It looks like it might rain at any moment, you can almost see the droplets forming in front of your eyes. It's the kind of day where you crack open your eye at the sound of the alarm and turn right back over, burying your head beneath your blankets for another ten minutes. It's a sad kind of day.
Last night, Deepleap announced they were shutting down, and I feel like I've lost a member of the start-up family to which I belong. I'd always viewed Deepleap as the sister company of Pyra. It seemed like we were in it together, our two teams, doing something different. Doing something we loved, because we wanted to change things. It was Us against Them. (Them, the evil dot-coms, the ones who were taking over San Francisco, destroying the homes of elderly nuns to build their offices, driving through parks and wetlands in SUVs crushing wildlife, making millions on non-viable businesses.) The 'Leapers knew what it was like to lay it all on the line for a dream; to visualize something so clearly, you can almost touch it, taste it, breathe it; and struggle to make it palpable to others.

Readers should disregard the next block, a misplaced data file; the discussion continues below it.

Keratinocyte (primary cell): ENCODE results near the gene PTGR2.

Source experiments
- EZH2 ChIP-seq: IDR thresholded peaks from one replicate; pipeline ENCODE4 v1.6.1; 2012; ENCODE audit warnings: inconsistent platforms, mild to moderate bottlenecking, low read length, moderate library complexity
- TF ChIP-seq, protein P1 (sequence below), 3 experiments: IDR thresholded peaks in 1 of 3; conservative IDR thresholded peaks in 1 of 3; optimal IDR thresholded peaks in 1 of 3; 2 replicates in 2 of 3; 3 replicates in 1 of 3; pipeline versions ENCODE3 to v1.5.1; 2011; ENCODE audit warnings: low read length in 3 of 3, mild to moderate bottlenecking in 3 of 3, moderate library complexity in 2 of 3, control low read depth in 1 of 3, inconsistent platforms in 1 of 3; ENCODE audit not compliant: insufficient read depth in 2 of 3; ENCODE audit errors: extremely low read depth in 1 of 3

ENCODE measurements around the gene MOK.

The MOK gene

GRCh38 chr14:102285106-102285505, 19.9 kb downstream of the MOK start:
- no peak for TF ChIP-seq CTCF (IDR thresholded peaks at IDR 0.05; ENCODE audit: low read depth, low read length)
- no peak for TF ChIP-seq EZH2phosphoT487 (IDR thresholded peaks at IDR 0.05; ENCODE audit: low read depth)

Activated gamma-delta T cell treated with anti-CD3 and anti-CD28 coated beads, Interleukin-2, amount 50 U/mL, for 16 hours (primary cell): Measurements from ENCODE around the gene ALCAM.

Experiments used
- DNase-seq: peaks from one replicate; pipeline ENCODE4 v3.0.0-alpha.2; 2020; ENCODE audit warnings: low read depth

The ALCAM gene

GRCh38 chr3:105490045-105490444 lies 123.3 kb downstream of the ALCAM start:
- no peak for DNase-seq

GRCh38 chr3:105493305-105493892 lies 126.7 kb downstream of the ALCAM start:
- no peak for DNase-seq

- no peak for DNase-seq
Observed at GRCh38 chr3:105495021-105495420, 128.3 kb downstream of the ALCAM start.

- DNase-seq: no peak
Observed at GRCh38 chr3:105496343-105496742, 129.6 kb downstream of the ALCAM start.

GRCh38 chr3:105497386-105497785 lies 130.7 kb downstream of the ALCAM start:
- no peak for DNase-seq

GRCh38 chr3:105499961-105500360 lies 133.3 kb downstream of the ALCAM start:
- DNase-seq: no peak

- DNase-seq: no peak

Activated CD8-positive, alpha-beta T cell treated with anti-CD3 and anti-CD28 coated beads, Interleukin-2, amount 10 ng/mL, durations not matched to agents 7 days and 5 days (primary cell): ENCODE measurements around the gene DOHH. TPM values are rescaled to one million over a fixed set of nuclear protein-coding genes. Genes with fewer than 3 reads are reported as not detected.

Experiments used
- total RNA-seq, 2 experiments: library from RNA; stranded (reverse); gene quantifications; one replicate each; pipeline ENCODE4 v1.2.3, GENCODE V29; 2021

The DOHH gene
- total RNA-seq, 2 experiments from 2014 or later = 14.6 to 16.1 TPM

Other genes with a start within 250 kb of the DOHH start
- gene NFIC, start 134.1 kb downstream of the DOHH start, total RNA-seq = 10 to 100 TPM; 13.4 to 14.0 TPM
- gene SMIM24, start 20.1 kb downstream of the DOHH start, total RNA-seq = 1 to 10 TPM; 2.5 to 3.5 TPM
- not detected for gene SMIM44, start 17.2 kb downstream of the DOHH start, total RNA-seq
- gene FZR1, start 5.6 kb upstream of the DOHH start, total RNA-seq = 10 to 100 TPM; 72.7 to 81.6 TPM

They were our doppelgängers, our Texas Twins, they were the only other people I knew that were Doing It. Starting Something. Sure I know lots of people doing web stuff, but they're not founding companies. Deepleap was like us, was like me. They saw something that could exist and the strove to make it happen. This failure shakes my foundation, upheaves my long-held belief that intelligent, hard-working people with good ideas will succeed. Perhaps that belief still holds true for me on an individual basis, but as a collective, it no longer does. It's not enough to gather a smart and diligent team, armed with a fascinating concept. Perhaps I was naïve, but I honestly thought that it was. Goodbye Deepleap.
It's a sad kind of day.